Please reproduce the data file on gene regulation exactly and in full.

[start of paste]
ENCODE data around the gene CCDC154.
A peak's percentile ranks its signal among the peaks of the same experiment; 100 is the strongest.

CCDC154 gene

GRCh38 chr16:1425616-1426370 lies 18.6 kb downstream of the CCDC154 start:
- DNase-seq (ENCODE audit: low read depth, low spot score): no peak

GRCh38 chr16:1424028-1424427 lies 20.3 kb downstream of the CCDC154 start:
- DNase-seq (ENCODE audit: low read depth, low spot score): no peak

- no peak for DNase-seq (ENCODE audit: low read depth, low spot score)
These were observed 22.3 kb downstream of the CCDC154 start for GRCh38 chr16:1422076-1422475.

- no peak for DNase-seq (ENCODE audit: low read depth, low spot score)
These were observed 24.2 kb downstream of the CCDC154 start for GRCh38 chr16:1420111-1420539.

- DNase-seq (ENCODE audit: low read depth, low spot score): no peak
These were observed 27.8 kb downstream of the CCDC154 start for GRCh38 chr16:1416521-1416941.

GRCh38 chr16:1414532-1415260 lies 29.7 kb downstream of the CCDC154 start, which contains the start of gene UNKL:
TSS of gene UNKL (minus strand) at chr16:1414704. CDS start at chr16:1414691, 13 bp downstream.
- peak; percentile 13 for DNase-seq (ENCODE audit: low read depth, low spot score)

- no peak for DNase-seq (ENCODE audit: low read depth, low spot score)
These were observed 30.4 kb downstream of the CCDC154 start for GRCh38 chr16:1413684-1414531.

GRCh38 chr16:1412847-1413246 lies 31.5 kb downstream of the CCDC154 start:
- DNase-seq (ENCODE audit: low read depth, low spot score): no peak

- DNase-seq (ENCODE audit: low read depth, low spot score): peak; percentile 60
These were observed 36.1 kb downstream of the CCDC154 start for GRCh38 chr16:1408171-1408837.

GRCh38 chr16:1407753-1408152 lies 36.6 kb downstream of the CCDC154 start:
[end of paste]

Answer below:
ENCODE data around the gene CCDC154.
A peak's percentile ranks its signal among the peaks of the same experiment; 100 is the strongest.

CCDC154 gene

GRCh38 chr16:1425616-1426370 lies 18.6 kb downstream of the CCDC154 start:
- DNase-seq (ENCODE audit: low read depth, low spot score): no peak

GRCh38 chr16:1424028-1424427 lies 20.3 kb downstream of the CCDC154 start:
- DNase-seq (ENCODE audit: low read depth, low spot score): no peak

- no peak for DNase-seq (ENCODE audit: low read depth, low spot score)
These were observed 22.3 kb downstream of the CCDC154 start for GRCh38 chr16:1422076-1422475.

- no peak for DNase-seq (ENCODE audit: low read depth, low spot score)
These were observed 24.2 kb downstream of the CCDC154 start for GRCh38 chr16:1420111-1420539.

- DNase-seq (ENCODE audit: low read depth, low spot score): no peak
These were observed 27.8 kb downstream of the CCDC154 start for GRCh38 chr16:1416521-1416941.

GRCh38 chr16:1414532-1415260 lies 29.7 kb downstream of the CCDC154 start, which contains the start of gene UNKL:
TSS of gene UNKL (minus strand) at chr16:1414704. CDS start at chr16:1414691, 13 bp downstream.
- peak; percentile 13 for DNase-seq (ENCODE audit: low read depth, low spot score)

- no peak for DNase-seq (ENCODE audit: low read depth, low spot score)
These were observed 30.4 kb downstream of the CCDC154 start for GRCh38 chr16:1413684-1414531.

GRCh38 chr16:1412847-1413246 lies 31.5 kb downstream of the CCDC154 start:
- DNase-seq (ENCODE audit: low read depth, low spot score): no peak

- DNase-seq (ENCODE audit: low read depth, low spot score): peak; percentile 60
These were observed 36.1 kb downstream of the CCDC154 start for GRCh38 chr16:1408171-1408837.

GRCh38 chr16:1407753-1408152 lies 36.6 kb downstream of the CCDC154 start: